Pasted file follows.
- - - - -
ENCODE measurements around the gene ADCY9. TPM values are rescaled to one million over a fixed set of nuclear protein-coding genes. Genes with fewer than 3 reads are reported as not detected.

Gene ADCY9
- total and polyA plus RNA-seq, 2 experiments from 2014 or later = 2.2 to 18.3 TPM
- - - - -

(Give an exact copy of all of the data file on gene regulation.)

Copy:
ENCODE measurements around the gene ADCY9. TPM values are rescaled to one million over a fixed set of nuclear protein-coding genes. Genes with fewer than 3 reads are reported as not detected.

Gene ADCY9
- total and polyA plus RNA-seq, 2 experiments from 2014 or later = 2.2 to 18.3 TPM